The lid and various valve parts can be made of plastic or metal. It is presently preferred that the lid be a hard clear plastic such as polycarbonate, the seat of a softer plastic or nylon, and the piston, spring and cap of stainless steel. In a system for rodents, occupants are inclined to gnaw on any part which protrudes, thereby requiring that unless a mesh 21 as in FIG. 2 is used, at least cap 161 must be made of metal. Moreover, unless some part is available for gnawing, a confined rodent's health will be adversely affected, the teeth growing continuously. A seal ring 132 is provided in an indentation in lid 130, as before, which completes an airtight seal when pressed against cage 20.
External filtration and air impelling means 50, as depicted in FIG. 1 are included in the presently preferred embodiment. The depicted fan motor 51 powers both supply and exhaust fans 185, 186. For the ultimate in safety, however, a separate motor should be provided in an airtight compartment for each, thereby avoiding contamination of the supply side should the seal fail on the depicted common shaft. Room air is blown through input filter and filtered air is blown into the cage ducts via flexible hose 54. The filter 180 preferred is a HEPA filter which will remove airborne particles down to about 2 or 3 microns. A similar filter is provided on the output side of external means 50 to remove dander and particulate material from air leaving the system. In addition, activated charcoal filter 182 removes ammonia from the exhaust. While rigid connection may be made between external means 50 and the cage rack, flexible hoses 54, 56 are preferred both for convenience in placement of the units and for better vibration isolation. Dampers control differential pressure, as explained above.
The disclosed system is well suited for transporting as well as housing animals. Wheels provided on the rack structure and the external ventilation unit permit movement of the unit by merely pushing it around. To protect flexible hoses 54, 56 a chain can secure external ventilation unit 50 to the rack structure. The ventilation unit can be easily equipped with a rechargeable battery and direct current fan motor for full mobility.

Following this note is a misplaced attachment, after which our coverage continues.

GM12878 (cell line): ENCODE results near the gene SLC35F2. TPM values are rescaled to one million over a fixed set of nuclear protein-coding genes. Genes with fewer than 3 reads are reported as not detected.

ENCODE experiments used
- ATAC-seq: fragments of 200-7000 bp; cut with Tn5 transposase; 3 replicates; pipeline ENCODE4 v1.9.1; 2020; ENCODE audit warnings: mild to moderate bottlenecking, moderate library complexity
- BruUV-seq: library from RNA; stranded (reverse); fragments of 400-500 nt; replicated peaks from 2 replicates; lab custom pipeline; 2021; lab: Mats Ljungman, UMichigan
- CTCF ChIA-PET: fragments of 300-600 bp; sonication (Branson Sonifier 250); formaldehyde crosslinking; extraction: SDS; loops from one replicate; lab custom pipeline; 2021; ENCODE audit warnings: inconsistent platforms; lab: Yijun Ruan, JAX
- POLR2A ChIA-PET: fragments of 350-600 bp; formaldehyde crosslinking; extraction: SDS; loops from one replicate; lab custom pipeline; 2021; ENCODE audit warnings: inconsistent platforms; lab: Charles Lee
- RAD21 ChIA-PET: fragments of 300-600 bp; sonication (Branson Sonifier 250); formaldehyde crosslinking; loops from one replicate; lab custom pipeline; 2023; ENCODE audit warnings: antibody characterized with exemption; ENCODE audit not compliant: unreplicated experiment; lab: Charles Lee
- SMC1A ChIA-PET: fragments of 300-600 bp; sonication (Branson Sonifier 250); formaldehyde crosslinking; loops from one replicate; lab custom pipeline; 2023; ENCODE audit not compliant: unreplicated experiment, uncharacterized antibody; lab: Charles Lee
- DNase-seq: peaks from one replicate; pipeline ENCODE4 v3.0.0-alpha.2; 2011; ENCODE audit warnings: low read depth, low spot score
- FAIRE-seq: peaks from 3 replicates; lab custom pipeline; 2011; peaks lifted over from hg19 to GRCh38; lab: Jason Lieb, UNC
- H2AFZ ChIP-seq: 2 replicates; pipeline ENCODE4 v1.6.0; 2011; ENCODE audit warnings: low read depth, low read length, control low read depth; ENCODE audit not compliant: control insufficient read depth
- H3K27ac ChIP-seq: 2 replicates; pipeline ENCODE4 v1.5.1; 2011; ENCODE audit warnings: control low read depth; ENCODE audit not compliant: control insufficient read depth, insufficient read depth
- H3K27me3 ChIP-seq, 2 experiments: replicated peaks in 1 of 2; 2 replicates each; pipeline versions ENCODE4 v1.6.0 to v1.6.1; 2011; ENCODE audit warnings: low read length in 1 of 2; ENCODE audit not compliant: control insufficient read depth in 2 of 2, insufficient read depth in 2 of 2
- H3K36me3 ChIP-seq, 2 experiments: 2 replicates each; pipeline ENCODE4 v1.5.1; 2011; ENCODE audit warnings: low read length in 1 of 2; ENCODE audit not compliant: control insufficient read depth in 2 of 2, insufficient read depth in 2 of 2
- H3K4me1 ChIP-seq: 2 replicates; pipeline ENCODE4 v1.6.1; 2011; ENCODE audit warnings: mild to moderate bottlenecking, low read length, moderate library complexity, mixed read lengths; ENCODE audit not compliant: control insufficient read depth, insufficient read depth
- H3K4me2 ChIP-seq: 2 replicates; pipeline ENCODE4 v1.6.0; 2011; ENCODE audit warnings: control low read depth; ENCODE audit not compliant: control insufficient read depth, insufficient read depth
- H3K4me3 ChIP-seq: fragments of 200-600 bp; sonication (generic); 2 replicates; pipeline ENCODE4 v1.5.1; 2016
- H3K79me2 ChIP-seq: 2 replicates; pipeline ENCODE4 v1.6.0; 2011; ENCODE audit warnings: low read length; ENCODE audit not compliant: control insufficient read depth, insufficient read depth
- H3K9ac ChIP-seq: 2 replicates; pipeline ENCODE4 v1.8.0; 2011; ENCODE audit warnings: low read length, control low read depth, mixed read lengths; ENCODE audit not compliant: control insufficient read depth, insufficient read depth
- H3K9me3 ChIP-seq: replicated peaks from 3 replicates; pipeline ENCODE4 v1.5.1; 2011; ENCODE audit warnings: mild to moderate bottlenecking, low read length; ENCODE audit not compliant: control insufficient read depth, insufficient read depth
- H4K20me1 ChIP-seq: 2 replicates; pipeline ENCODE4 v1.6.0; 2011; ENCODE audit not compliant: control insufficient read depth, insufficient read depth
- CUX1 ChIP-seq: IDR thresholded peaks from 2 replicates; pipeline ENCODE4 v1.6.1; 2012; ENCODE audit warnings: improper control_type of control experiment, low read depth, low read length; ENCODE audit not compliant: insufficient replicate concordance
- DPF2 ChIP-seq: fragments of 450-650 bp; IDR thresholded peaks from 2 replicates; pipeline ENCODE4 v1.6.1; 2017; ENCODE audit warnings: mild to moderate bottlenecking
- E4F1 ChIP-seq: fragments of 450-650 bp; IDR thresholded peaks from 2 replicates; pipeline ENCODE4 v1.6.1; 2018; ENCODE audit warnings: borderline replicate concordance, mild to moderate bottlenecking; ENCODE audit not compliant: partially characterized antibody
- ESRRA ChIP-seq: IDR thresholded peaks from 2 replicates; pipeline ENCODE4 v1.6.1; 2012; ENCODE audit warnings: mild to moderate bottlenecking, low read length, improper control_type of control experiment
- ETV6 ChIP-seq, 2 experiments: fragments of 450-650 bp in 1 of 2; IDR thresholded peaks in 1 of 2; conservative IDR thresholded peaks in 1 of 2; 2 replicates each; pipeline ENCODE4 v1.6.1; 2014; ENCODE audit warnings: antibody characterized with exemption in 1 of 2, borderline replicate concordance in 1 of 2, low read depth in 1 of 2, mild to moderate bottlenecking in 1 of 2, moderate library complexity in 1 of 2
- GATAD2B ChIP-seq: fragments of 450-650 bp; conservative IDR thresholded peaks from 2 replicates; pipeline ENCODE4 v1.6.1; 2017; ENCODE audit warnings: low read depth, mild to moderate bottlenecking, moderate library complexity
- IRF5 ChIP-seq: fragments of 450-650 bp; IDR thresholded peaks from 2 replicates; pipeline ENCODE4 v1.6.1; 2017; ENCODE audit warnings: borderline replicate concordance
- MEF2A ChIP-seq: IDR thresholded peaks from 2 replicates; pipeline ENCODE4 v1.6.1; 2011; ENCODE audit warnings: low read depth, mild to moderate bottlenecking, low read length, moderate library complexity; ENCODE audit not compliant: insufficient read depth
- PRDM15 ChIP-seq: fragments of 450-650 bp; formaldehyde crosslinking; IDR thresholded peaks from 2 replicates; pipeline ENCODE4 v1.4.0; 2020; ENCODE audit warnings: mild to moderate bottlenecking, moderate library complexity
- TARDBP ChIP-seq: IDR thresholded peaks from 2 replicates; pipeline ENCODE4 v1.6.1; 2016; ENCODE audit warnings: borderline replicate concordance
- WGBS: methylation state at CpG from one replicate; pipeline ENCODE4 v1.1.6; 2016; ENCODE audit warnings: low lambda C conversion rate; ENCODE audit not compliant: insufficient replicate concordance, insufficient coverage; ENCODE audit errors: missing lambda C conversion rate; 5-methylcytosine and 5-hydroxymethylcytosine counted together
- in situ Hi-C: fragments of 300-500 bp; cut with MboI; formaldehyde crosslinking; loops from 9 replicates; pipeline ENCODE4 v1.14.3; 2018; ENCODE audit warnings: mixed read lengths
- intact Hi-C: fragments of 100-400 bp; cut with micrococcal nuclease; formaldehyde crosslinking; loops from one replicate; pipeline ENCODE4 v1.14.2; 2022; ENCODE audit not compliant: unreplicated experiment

The embodiment of FIG. 10 comprises a single cage having two input and two output valves. The pictured cage can be internally divided below central seal strip 133, using an airtight divider, to match the cage shown in FIG. 2. The upper edge of the divider seals against central strip 133 in the same manner that strip 132 seals the outer edges of cage 20 to lid 130.
In conjunction with the isolation chamber 200 of FIG. 12, the foregoing comprises a complete animal care system. Isolation chamber 200 comprises a transparent box 202 having sealed gloves 204 of rubber or plastic extending therein. A ventilation system comprising hose 200, fan 222, HEPA filter 224 and charcoal filter 226 maintains a negative pressure differential between box 202 and the room, and expels only cleaned air into the room.
The chamber 200 is adapted to interface directly with rack structure 40. An operator inserts his hands into gloves 204 and wheels chamber 200 up to the rack front 28. Box 202 is then raised or lowered along support bars 206 such that door 208 is placed against the shelf 22 just above the desired cage. Counterweight 210 eases raising and lowering of box 202. Box 202 is then lowered, tab 210 contacts shelf 22, and door 208 is opened as the box descends to align with the desired cage. The operator may then pull the cage into box 202. Preferably, the operator would again raise box 202 thereby closing door 208. However, the ventilation system can be operated at very high vacuum and door 208 left open. Once confined in box 202, the cage can be opened and the occupants serviced in safety.
Further variations on the inventive concept disclosed herein are possible and will now be apparent to those skilled in the art. Reference should be made to the appended Claims rather than the foregoing Specification as defining the true scope of this invention.